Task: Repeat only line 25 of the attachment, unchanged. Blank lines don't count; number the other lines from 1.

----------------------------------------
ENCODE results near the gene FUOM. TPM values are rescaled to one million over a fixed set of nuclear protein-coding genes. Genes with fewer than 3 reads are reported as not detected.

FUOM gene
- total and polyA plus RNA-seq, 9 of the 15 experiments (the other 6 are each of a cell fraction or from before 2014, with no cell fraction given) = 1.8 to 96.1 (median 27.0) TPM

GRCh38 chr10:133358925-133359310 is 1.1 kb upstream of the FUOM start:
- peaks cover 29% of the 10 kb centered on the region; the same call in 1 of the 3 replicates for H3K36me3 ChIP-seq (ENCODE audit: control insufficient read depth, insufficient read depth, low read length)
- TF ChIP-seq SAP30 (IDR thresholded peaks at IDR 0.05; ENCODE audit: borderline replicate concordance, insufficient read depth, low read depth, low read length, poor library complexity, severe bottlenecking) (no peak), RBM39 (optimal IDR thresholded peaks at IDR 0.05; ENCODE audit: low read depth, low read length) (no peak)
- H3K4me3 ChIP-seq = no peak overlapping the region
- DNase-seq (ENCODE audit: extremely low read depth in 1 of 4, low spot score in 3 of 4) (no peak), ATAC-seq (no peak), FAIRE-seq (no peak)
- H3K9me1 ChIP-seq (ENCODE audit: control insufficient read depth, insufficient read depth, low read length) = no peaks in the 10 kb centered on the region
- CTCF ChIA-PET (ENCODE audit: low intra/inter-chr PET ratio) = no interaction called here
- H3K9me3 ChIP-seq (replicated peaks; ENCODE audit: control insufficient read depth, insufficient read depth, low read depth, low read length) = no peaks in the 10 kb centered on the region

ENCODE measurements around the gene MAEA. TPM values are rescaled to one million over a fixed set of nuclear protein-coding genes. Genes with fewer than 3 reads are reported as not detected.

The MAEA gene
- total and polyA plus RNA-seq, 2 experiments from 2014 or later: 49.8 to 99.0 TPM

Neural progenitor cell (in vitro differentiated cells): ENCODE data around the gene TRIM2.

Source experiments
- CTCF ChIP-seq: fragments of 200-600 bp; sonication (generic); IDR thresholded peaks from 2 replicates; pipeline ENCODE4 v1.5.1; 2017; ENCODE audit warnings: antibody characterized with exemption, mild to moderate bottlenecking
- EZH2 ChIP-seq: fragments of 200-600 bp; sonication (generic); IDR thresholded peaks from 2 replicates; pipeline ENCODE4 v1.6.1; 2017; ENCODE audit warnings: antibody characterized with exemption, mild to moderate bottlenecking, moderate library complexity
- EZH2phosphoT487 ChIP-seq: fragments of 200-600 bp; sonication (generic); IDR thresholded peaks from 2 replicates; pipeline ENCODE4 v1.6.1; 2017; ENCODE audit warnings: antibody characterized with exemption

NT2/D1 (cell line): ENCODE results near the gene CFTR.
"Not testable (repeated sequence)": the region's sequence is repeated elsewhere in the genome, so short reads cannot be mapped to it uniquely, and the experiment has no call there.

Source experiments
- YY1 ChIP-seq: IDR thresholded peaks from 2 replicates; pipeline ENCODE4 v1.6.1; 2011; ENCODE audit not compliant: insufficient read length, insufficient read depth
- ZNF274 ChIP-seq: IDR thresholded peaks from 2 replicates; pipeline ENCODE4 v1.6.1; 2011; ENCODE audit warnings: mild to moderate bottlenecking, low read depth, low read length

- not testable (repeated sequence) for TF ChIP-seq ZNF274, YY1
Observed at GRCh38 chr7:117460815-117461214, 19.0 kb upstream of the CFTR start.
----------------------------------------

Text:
- not testable (repeated sequence) for TF ChIP-seq ZNF274, YY1